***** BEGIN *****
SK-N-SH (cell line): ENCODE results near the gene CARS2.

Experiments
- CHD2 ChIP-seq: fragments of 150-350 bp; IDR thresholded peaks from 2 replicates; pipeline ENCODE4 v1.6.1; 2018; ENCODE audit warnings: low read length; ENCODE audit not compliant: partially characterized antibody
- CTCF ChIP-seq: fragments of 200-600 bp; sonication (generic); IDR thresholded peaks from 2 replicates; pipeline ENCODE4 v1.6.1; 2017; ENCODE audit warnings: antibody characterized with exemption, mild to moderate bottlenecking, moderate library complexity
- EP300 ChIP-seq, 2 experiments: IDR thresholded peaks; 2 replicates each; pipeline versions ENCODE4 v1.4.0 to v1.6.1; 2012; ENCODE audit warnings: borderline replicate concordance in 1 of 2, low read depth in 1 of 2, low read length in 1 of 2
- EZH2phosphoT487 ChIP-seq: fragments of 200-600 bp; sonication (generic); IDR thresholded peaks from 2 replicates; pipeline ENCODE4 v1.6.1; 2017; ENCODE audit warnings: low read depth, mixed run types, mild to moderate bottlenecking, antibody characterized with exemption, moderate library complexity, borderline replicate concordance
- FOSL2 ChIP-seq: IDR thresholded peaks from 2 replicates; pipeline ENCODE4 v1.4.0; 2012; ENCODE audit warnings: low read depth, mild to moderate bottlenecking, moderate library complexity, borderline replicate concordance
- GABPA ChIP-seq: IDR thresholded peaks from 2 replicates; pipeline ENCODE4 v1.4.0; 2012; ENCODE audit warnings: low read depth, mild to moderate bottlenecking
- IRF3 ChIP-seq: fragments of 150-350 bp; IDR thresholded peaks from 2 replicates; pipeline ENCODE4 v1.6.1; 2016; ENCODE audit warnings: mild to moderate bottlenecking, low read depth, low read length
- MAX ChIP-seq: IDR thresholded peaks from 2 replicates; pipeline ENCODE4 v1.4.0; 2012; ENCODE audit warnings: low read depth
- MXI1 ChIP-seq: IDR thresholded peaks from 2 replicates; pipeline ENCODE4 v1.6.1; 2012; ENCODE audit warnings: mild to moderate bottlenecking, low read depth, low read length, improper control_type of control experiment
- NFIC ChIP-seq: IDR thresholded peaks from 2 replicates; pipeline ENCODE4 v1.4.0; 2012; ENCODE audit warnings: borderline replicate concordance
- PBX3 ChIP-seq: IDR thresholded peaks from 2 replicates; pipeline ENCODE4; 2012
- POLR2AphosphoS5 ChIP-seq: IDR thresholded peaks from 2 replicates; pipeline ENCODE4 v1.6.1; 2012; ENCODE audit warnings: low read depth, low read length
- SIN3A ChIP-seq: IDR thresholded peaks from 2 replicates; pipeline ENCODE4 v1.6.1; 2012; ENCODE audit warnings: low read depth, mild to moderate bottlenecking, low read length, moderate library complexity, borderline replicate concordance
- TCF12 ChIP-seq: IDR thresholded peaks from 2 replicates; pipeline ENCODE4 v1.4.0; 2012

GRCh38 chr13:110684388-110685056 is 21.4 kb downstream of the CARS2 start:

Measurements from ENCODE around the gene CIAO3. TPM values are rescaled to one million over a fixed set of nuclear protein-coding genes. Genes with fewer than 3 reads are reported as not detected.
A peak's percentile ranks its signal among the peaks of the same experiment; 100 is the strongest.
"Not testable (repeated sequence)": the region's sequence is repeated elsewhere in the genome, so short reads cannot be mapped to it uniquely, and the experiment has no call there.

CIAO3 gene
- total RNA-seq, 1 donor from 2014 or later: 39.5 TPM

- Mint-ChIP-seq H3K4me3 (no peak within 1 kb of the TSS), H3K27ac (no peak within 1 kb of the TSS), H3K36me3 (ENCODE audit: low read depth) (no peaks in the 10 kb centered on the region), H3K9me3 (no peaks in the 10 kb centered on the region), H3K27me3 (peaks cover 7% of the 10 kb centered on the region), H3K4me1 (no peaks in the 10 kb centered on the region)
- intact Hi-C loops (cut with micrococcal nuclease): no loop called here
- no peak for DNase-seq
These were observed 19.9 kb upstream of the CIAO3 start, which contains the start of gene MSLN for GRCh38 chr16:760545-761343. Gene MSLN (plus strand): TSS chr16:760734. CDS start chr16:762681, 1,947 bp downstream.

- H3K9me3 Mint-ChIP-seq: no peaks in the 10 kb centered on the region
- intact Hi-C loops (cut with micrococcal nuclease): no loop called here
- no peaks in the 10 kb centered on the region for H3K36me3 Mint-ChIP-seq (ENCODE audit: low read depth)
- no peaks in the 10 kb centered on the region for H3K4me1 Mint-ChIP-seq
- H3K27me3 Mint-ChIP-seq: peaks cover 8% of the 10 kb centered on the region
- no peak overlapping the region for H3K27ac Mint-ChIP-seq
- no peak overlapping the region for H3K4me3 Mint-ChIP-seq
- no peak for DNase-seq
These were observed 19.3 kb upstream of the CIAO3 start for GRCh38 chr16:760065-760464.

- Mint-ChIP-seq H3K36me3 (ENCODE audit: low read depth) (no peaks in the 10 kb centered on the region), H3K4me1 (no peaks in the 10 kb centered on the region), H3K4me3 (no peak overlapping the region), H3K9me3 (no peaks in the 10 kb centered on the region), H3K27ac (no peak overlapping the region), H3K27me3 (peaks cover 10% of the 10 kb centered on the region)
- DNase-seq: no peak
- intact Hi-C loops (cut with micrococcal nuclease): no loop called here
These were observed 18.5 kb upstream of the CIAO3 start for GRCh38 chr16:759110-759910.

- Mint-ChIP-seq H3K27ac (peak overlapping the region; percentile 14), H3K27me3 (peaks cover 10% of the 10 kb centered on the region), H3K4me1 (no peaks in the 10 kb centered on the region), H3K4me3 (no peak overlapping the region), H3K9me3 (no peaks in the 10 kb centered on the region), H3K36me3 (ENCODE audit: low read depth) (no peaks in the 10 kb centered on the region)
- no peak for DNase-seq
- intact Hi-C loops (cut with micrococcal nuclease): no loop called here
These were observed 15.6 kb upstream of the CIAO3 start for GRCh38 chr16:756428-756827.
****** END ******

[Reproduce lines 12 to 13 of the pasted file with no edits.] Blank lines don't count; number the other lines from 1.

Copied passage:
- NFIC ChIP-seq: IDR thresholded peaks from 2 replicates; pipeline ENCODE4 v1.4.0; 2012; ENCODE audit warnings: borderline replicate concordance
- PBX3 ChIP-seq: IDR thresholded peaks from 2 replicates; pipeline ENCODE4; 2012